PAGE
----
So what do you think was going through McNabb's mind -- and you know he must have sneaked some peeks -- when Kolb got booed? Or when Vick almost pulled off the comeback? Or when the Eagles lost?
We'll likely never find out. McNabb wears a Washington Redskins uniform now and has yet to rip his former team. Airing dirty laundry has never been his style. But here's guessing he felt a certain satisfaction, a tinge of sadness and possibly a sense of relief.
This is Kolb's team now. At least that's what Reid said after the game. Asked point-blank whether Kolb was still the starting quarterback (if healthy), Reid answered, "Yes."
The Eagles and Reid have so much invested in Kolb that they almost don't have a choice but to stick with him. After all, Eagles management chose Kolb over McNabb. It wasn't so much that the Eagles didn't want McNabb. It was more that they didn't need him. They had younger Kolb fueled up and ready to go. And behind Kolb, they had Vick, the left-handed safety net/reclamation project.
|Eagles coach Andy Reid (left) got 278 yards total offense from QB Michael Vick.|
As it turned out, the Eagles needed the safety net to keep Sunday's game respectable. Vick, little more than an accessory in Reid's offense a season ago and 30 years old, played the entire second half and played fairly well. He led everyone on the field in rushing (103 yards) and completed 16 of 24 passes for 175 yards and a touchdown.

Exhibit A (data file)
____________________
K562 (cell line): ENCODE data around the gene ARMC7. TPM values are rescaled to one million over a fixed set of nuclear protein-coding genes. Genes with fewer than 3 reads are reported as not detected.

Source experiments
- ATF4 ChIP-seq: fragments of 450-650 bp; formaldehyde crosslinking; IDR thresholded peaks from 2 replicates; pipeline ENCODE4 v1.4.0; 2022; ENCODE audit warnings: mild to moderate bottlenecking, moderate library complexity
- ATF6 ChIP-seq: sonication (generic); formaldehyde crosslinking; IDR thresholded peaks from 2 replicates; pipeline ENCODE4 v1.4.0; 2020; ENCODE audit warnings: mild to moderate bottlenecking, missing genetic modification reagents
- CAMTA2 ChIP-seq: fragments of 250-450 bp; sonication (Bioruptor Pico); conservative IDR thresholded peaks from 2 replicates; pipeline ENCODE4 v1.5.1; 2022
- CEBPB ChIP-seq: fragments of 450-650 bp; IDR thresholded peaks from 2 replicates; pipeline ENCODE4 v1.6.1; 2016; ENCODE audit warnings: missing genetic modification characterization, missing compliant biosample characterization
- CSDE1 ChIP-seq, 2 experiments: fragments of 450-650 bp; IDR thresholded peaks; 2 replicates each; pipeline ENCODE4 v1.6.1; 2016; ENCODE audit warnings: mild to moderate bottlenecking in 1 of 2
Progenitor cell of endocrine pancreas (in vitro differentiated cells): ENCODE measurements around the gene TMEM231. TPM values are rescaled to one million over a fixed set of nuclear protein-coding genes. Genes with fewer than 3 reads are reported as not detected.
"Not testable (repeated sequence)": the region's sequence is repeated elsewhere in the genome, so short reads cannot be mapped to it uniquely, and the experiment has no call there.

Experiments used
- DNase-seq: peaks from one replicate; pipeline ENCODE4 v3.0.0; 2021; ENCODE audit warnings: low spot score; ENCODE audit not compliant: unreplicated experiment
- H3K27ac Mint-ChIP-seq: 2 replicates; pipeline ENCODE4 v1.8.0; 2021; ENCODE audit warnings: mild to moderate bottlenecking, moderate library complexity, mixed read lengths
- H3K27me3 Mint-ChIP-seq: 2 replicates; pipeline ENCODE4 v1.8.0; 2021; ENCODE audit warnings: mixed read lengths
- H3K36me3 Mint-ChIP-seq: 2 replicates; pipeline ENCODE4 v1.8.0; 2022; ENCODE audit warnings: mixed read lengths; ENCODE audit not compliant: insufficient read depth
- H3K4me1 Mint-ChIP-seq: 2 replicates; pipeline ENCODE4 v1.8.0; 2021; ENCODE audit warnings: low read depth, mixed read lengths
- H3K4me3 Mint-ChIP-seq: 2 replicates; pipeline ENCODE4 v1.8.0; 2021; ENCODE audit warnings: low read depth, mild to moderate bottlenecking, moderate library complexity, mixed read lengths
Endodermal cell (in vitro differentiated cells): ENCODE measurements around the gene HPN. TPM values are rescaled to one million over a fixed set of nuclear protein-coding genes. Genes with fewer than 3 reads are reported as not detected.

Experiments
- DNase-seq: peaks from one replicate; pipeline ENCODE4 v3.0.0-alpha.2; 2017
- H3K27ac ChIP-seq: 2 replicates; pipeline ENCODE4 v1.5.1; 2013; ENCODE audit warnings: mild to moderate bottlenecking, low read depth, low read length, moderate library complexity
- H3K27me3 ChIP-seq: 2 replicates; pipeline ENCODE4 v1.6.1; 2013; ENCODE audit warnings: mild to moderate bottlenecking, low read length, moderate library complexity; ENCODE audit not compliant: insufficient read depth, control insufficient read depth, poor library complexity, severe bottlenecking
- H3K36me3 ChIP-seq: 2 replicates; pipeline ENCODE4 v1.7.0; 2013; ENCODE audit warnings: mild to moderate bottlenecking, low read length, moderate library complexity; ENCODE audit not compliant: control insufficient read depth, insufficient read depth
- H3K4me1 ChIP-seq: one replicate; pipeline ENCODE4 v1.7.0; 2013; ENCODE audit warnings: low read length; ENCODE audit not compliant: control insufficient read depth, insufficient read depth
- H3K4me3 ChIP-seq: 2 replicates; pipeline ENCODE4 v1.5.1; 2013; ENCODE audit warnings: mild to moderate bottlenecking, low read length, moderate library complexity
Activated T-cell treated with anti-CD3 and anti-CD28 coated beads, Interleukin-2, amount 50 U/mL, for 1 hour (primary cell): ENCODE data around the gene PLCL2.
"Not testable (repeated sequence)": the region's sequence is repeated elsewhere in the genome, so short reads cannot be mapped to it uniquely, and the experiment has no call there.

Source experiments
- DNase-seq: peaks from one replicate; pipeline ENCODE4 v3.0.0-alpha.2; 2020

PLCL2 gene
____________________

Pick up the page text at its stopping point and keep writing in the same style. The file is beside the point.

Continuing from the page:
"I think Michael did a phenomenal job today," Reid said. "He brought the team back; he kept his poise; and he had some big runs and he made some big throws. I'm happy as heck for Michael. I'm not looking to the future. I'm trying to get [the offense] fixed so that we can win some football games here."
In case you're wondering whether Vick thinks he should be the starter, he does. He was polite about it, but there was no mistaking his postgame message.
"Hopefully, like I said, I still feel like I can play at a high level," Vick said. "I feel like if I had been out there for four quarters, maybe we would have had a chance to win the game. But it's all hindsight now. I feel like I'm 25 or 26 again, even though that's not the case."
The Eagles need something or somebody. They lost Pro Bowl fullback Leonard Weaver to a torn ACL. So gruesome was the injury that Eagles players had to look away when it was shown not once, but twice on the stadium big screen.
They lost center Jamaal Jackson to a torn biceps and Kolb and Bradley to concussions. And they lost a game.
"I think we all had a piece of this [defeat]," Reid said. "And like I mentioned before, I need to make sure that I put all of them in the right position."
Here's an idea for the Week 2 game at Detroit: Put Vick in the starting quarterback position. After watching him Sunday, it's the only right thing to do.
|Packers LB Clay Matthews (52) helped make Eagles QB Kevin Kolb's day miserable. |
Gene Wojciechowski is the senior national columnist for ESPN.com. You can contact him at email@example.com. Hear Gene's podcasts and ESPN Radio appearances by clicking here.